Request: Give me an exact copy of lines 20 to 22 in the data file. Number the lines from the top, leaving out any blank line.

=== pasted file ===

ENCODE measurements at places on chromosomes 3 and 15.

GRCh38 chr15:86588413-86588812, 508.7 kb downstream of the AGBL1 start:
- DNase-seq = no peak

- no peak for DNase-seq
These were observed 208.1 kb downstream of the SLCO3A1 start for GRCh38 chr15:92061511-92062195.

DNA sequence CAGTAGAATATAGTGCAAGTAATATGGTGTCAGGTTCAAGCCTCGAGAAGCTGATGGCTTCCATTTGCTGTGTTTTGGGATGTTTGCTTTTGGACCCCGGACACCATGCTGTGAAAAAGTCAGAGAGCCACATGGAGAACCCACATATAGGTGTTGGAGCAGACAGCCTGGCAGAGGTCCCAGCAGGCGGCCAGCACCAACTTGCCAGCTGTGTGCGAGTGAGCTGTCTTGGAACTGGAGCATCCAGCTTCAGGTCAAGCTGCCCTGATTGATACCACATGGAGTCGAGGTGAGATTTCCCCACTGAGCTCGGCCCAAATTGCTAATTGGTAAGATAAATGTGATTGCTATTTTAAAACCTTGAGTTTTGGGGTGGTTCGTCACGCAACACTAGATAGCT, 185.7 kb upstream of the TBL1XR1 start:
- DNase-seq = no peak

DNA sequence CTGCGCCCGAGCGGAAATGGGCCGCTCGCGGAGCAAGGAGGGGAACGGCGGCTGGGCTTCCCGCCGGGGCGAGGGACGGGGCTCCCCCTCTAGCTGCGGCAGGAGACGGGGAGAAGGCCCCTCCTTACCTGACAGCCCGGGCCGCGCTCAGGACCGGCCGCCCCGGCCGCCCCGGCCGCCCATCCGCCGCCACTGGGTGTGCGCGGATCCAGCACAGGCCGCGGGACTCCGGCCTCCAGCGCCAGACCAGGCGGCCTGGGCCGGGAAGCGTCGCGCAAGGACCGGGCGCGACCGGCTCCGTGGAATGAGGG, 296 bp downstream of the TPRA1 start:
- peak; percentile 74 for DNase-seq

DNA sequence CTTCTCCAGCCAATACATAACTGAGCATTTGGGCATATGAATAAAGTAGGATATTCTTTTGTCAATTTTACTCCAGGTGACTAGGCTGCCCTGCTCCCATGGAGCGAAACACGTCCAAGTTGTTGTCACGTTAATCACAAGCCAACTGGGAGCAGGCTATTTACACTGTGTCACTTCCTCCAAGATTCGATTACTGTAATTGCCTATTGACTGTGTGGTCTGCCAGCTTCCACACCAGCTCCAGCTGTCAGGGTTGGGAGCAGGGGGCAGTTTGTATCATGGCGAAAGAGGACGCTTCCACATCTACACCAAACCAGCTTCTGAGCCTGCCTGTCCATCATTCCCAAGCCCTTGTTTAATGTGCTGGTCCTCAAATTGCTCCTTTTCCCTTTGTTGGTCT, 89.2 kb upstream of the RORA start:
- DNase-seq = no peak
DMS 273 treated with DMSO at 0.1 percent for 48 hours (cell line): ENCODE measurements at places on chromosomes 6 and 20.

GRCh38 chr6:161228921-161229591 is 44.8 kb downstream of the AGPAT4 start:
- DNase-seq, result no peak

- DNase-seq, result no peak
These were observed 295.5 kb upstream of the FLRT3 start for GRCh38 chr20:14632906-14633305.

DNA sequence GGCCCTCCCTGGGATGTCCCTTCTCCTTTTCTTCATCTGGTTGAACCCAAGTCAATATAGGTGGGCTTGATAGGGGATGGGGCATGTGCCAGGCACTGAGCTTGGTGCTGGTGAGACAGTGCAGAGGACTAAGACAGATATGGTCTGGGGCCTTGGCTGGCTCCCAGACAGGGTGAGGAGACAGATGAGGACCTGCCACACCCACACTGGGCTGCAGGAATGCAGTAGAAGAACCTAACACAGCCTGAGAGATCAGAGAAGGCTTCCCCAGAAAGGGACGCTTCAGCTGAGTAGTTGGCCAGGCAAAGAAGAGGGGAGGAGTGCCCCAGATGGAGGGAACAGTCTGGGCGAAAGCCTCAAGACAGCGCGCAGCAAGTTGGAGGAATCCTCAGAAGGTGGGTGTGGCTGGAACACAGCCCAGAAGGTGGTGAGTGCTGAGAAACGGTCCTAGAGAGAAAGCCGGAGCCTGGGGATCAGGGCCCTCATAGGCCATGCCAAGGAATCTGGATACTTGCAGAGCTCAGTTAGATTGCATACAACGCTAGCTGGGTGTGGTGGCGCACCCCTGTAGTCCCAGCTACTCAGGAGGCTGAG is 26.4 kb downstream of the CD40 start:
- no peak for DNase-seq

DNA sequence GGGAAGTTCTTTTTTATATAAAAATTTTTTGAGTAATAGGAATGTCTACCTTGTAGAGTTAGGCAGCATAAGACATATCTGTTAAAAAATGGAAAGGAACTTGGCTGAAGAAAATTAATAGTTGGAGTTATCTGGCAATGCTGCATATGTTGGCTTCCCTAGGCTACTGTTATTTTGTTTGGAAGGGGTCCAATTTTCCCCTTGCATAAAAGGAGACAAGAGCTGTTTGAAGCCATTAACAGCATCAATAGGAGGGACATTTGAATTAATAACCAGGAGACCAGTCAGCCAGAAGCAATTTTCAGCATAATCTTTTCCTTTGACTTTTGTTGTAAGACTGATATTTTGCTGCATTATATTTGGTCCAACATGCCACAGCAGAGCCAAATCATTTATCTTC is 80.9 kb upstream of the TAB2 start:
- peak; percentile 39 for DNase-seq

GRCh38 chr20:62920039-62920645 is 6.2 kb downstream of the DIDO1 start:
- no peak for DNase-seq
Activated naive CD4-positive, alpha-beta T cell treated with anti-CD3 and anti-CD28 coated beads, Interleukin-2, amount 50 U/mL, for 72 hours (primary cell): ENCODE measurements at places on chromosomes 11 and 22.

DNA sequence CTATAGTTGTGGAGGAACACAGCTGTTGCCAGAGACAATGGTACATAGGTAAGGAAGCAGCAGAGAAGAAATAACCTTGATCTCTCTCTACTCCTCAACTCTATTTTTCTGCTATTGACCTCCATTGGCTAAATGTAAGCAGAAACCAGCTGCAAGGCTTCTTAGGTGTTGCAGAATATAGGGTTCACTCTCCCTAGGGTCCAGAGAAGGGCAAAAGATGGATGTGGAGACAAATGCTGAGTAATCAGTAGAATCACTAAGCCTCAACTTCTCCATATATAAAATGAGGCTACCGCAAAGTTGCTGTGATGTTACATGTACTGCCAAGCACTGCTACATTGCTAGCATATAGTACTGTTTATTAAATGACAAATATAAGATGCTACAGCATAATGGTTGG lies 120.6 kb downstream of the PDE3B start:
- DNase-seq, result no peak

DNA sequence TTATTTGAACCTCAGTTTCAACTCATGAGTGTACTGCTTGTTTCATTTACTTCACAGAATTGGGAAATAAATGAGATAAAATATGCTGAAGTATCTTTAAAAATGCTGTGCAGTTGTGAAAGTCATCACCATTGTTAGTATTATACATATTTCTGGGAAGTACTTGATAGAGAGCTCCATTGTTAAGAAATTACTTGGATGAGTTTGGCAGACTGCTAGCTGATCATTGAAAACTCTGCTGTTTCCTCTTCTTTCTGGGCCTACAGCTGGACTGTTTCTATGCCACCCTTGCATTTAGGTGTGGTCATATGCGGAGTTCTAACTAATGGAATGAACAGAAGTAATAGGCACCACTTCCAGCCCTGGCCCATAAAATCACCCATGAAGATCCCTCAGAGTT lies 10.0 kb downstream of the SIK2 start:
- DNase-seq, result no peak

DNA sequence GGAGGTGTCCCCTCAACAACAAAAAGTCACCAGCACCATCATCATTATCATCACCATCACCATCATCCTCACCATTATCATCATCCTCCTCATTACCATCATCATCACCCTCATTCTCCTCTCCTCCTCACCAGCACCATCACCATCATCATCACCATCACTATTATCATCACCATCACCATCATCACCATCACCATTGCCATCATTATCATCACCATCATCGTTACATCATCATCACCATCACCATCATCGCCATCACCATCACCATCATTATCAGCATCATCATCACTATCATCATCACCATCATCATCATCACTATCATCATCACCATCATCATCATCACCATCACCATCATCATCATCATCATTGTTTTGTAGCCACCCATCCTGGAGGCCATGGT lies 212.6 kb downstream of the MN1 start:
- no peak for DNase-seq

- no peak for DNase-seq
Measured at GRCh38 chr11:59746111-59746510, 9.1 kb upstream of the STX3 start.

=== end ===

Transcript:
- peak; percentile 39 for DNase-seq

GRCh38 chr20:62920039-62920645 is 6.2 kb downstream of the DIDO1 start:
- no peak for DNase-seq